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Dr. Goldberg writes about how easy it is to focus too much on dietary issues and fasting, while minimizing the other essentials of health. Often, the more diet books a patient has read, the more confused and sick he/she is. - "Life and health are best addressed in a comprehensive manner."

Common Errors Of Natural Hygienists - 3

  by Paul A. Goldberg, M.P.H., D.C. D.A.C.B.N.

Error #3:   Placing Excessive Emphasis On Diet / Fasting and Ignoring The Other Essentials of Health.

"Life is not simply a matter of filling up and emptying out".
This is one of my favorite quotes by Dr. Shelton. It is notable that he made this comment in light of the fact that Dr. Shelton spoke and wrote extensively on dietary issues, fasting and ran a Hygienic/Fasting Institute for many years.

Life and health are best addressed in a comprehensive manner. The beauty of the Philosophy and Practice of Natural Hygiene is that it encompasses all aspects of living and does not approach health and disease in a piecemeal fashion.

Unfortunately, many devotees of Natural Hygiene tend to focus on dietary issues and fasting, while minimizing the importance of the other essentials of health. Hygienists are not alone in this regard. In thirty years of practice I have witnessed much the same in other health seekers as well.

The earnest health seeker tries diet after diet in their search for good health. My experience has been that the more diet books a patient has read (and there is always a new one around the corner waiting to hit the bookstands) the more confused, frustrated and often times the more sick the person is.

Few people will solve their health problems by diet alone, particularly because diet is only one aspect of nutrition. Nutrition properly understood involves not only what we ingest (the diet) but also:

  1. Digestion
  2. Absorption
  3. Assimilation
  4. Cellular Excretion
  5. Elimination
All these processes must be working efficiently for good nutrition to take place and without all of them functioning well, the very best of diets may be no better than the very worst of diets. These physiological processes are dependent on many aspects including proper rest, sleep, peace of mind, air, water, avoidance of excessive stress, genetics, etc., etc.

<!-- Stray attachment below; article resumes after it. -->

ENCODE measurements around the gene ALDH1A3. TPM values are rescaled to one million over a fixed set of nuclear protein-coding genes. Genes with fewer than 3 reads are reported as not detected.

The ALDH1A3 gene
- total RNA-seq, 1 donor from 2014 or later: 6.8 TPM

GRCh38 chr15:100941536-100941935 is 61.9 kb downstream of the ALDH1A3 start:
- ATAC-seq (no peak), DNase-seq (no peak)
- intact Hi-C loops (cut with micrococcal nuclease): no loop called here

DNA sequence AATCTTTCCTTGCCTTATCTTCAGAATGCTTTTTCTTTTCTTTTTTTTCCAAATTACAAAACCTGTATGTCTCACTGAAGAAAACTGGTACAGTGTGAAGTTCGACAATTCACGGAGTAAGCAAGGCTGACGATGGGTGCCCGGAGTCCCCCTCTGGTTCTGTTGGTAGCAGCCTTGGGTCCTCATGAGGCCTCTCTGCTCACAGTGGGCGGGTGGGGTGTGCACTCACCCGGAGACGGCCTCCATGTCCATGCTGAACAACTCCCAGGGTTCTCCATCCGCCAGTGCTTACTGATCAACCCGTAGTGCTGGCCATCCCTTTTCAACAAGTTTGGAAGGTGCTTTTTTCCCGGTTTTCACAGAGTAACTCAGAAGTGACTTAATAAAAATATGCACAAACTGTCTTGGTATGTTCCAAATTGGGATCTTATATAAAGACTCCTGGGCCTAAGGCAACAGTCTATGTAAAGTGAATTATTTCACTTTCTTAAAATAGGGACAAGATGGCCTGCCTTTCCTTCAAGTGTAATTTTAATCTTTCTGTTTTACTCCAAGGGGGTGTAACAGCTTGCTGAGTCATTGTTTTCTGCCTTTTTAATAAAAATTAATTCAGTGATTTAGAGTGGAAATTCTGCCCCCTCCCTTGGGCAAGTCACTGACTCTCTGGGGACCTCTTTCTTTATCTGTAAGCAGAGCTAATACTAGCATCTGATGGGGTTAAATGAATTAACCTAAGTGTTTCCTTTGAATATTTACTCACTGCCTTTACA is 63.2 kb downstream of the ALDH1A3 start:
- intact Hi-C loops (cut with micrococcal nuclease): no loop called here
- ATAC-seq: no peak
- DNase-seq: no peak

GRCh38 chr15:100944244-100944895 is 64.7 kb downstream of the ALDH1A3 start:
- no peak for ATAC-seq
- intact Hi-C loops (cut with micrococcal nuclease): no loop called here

Fasting has an important place in Hygienic Practice, but it too has often times been over-relied upon as a panacea. Fasting is simply a resting of the body, an opportunity for it to catch up on its housework, regain its balance and recover its energy. It is basically a long duration between meals. When used appropriately it can be helpful in the process of recovery and the restoration of the nutritional processes of the body. It will fail, however, to be of benefit if used inappropriately and/or excessively. Not every sick person needs to fast nor should they. Fasting also will be of short-term benefit if the reasons the individual got sick in the first place are not addressed and frequently they are not.

The Hygienic Conferences I have attended in the past were notorious for their undue emphasis on diet and fasting...both in the presentations that were made, and in the conversations held among the members in attendance. As one esteemed Nature Cure Doctor from England remarked to me, "it seems as if everyone here is engaged in a contest as to who can report that they have fasted the longest!"
Do we want to focus all our attentions on life on what we eat or for how long we can go without eating? On our bowel movements and our food combinations? On the advantages of one diet vs. another? All topics worthy of attention but not to the exclusion of many other important aspects of life and living!

Appropriate fasting can produce significant advantages, yet many health problems can be resolved without it. Most important is to identify and address the reasons illness developed and address those causes in a persistent fashion. On the other hand, many Hygienists think that if only they could just fast longer or take yet another fast, their problems would be resolved.

Sadly, many fast themselves into a frenzy and weaken their systems in doing so. I have seen many over the years, (including during the period when I worked at a Hygienic Institute in the 1970's and many since in my clinical practice), whose repeated fasts had weakened their digestive powers, depleted their reserves and left them nervous and frustrated. Other times patients could have solved their problems simply by eating less on a regular basis and by addressing the real problem areas in their lives such as dissatisfaction with jobs, marriages, children, etc. I am in agreement with my friend and colleague Dr. John Fielder that it is appropriate (in general) to fast when we are acutely ill, when we have no desire to eat, and during periods of significant acute pain and/or fever.

  • Everything in perspective.
  • Each person taking the individualized route determined to be correct for them.
  • Understanding the many aspects of the nutritional process.
  • Taking a comprehensive view of life.

    These are important keys to the successful construction of a Hygienic Life.

    Dr. Goldberg Paul


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    Dr Goldberg, M.P.H., D.C., D.A.C.B.N., is a Certified Hygienic Practitioner, Clinical Epidemiologist, and Director of The Goldberg Clinic. His website can be found at


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